Summer isn’t a season, it’s a feeling, and more than 200 people felt like romping in the cool water at the Carl Levin Park outdoor pool Saturday night.
Pals Patrick McKenna, 11, and Adam Smith, 13, tried to out-splash each other with pool-side dives, drenching bystanders in their wake.
McKenna took the kayak class at the pool last month, and he was eager to return for his first pool party.
“It’s pretty fun and I’m getting better at learning how to swim too,” he said.
It was the second of three family dive-ins hosted the by Harker Heights Parks and Recreation Department. A huge crowd-pleaser, the family dive-in was purposely scheduled at the end of the Carl Levin Fun Day to celebrate Parks and Recreation Month in July.
“Everyone’s still energized from the day, so now they can unwind, relax and watch a movie and enjoy the pool,” said Sarah Mylcraine, activities specialist.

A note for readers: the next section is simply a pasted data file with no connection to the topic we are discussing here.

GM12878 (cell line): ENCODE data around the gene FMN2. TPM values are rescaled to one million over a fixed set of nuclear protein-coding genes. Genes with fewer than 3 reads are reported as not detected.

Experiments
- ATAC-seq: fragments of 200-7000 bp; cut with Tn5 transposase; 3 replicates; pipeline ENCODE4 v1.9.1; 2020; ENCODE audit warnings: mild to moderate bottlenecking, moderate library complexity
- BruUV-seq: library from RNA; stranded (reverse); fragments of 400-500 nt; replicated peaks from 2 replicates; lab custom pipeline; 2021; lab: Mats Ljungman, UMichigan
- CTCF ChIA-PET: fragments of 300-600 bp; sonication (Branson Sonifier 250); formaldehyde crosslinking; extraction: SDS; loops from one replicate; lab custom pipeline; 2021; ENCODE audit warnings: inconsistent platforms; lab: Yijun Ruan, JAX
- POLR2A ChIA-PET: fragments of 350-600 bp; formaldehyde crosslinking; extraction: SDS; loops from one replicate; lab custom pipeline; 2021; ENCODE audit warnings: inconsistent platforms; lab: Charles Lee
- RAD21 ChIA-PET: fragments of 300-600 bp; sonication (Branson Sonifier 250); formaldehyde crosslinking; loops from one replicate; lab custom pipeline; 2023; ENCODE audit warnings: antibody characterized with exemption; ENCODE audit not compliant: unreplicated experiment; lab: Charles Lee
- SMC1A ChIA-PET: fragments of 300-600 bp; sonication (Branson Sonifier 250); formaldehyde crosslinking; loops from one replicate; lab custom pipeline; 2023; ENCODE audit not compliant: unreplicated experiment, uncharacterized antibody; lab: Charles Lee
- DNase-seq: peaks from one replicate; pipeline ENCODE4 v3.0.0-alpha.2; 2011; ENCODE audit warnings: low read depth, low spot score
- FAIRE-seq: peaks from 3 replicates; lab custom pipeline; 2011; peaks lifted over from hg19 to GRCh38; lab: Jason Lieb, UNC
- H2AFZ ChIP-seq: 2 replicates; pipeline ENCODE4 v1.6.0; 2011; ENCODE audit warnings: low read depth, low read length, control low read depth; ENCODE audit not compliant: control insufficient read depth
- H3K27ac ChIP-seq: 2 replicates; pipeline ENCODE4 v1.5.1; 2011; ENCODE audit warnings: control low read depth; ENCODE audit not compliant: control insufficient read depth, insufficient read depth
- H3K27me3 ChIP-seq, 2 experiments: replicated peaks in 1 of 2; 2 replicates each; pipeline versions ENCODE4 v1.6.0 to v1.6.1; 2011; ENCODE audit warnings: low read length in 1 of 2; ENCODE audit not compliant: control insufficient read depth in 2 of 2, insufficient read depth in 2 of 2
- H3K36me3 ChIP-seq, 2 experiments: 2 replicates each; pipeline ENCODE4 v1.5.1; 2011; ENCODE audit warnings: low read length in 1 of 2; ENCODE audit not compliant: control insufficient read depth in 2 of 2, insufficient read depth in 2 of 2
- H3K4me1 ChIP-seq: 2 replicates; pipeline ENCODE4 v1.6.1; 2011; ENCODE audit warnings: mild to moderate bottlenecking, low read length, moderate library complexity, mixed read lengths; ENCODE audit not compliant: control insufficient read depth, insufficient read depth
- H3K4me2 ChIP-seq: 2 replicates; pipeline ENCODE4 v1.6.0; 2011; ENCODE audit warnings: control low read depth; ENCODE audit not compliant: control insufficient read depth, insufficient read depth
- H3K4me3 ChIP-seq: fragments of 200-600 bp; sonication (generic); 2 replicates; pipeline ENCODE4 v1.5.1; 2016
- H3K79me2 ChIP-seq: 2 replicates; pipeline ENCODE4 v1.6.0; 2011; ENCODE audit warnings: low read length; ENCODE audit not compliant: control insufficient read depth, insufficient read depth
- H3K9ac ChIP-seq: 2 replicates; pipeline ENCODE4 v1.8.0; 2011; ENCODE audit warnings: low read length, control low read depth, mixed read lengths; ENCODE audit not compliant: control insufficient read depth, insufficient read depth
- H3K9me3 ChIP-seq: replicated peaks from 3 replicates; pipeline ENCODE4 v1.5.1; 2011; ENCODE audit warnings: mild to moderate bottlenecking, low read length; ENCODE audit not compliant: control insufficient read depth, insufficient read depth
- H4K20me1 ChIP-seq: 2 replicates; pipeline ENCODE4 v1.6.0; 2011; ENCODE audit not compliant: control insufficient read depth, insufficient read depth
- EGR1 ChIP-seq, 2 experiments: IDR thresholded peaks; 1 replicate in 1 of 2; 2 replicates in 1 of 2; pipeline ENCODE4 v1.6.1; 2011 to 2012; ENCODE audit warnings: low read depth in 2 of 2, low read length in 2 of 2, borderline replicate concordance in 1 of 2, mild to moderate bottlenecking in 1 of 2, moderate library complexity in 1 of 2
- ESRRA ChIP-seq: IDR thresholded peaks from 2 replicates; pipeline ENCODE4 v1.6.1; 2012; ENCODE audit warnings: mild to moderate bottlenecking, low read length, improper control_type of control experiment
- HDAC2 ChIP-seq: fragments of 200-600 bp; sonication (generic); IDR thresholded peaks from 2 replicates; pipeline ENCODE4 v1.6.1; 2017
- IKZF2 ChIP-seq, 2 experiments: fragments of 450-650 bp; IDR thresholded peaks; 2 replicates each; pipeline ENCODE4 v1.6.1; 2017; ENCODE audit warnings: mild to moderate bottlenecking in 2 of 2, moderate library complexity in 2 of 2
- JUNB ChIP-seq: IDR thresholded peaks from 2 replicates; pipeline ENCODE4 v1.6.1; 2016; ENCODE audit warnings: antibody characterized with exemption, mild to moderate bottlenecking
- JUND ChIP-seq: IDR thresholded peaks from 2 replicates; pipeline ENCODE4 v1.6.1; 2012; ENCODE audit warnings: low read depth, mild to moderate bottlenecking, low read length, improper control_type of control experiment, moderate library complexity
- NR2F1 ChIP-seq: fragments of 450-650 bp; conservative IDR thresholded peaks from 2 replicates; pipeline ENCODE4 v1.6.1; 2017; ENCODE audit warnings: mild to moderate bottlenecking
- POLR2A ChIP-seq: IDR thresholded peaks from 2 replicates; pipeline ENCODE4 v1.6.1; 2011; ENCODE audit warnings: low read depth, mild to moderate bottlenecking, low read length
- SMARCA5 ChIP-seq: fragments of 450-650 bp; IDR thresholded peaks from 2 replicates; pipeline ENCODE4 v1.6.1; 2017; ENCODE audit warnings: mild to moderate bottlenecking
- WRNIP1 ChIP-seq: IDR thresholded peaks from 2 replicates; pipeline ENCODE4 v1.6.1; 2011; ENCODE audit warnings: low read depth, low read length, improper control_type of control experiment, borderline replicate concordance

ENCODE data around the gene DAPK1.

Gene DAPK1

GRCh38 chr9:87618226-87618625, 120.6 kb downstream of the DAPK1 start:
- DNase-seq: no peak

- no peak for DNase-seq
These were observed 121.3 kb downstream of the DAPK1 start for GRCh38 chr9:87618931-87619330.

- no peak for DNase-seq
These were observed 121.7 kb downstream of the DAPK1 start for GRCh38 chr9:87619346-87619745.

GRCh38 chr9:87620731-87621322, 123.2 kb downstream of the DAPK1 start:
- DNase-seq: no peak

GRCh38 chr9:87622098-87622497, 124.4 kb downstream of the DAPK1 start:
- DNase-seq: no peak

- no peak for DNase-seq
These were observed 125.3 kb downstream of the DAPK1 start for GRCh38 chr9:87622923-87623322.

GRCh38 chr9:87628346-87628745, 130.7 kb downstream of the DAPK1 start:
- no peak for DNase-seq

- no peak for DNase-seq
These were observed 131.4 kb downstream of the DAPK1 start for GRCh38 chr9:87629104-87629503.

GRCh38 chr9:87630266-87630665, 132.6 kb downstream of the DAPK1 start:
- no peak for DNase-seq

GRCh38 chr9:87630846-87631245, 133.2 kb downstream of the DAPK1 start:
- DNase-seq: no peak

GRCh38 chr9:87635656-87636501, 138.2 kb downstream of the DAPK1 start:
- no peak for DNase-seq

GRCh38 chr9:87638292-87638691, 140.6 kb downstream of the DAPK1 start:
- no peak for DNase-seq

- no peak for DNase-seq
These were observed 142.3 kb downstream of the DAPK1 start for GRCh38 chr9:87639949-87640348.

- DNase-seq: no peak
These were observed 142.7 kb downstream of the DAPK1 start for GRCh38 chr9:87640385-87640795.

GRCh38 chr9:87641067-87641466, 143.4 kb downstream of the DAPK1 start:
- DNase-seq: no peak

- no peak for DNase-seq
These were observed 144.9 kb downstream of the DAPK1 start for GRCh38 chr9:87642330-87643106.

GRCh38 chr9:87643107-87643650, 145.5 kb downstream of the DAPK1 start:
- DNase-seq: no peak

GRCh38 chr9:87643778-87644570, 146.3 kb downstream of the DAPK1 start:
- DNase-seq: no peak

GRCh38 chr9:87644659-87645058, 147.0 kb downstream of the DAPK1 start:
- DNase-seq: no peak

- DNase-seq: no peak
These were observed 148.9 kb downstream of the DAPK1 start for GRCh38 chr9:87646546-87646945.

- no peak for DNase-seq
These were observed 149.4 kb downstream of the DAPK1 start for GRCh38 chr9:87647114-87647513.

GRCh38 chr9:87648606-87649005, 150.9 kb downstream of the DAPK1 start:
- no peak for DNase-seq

One of the biggest attractions that drew an over-flowing crowd was the low fee of $2 to $3 for residents, that included watching “The Lego Movie,” under the stars, and free snacks.
“The concept is amazing and $10 for an evening of entertainment for my family of four can’t be beat,” Kim Cheatwood said.
First-time dive-in visitor Monica Crocker was thankful she got a lot of fun for her money as she watched her grandsons swim nearby.
“I think it’s a great way to enjoy a good movie with the family for a cheap rate,” she said.
Water from the mushroom-shaped shower in the kiddie pool flowed over children swinging in pink and blue noodles.
Toddlers wore equally colorful flotation armbands and danced in the water.
Six lifeguards positioned around the pool watched the huge crowd and blew their whistles to stop unsafe behavior a few times.
“We have a lot of lifeguards out here to watch that everyone has a good time and stays safe,” said Anna Karcher, a lifeguard.
A breeze blew across the pool as the sun started to set and people put chairs in a circle around the screen ready for the movie.
Sandy Smith and her son, James, 8, come to the pool often but it was their first dive-in.
“We’re a close-knit community and it gives everyone a chance to meet new people and get involved, too,” Smith said.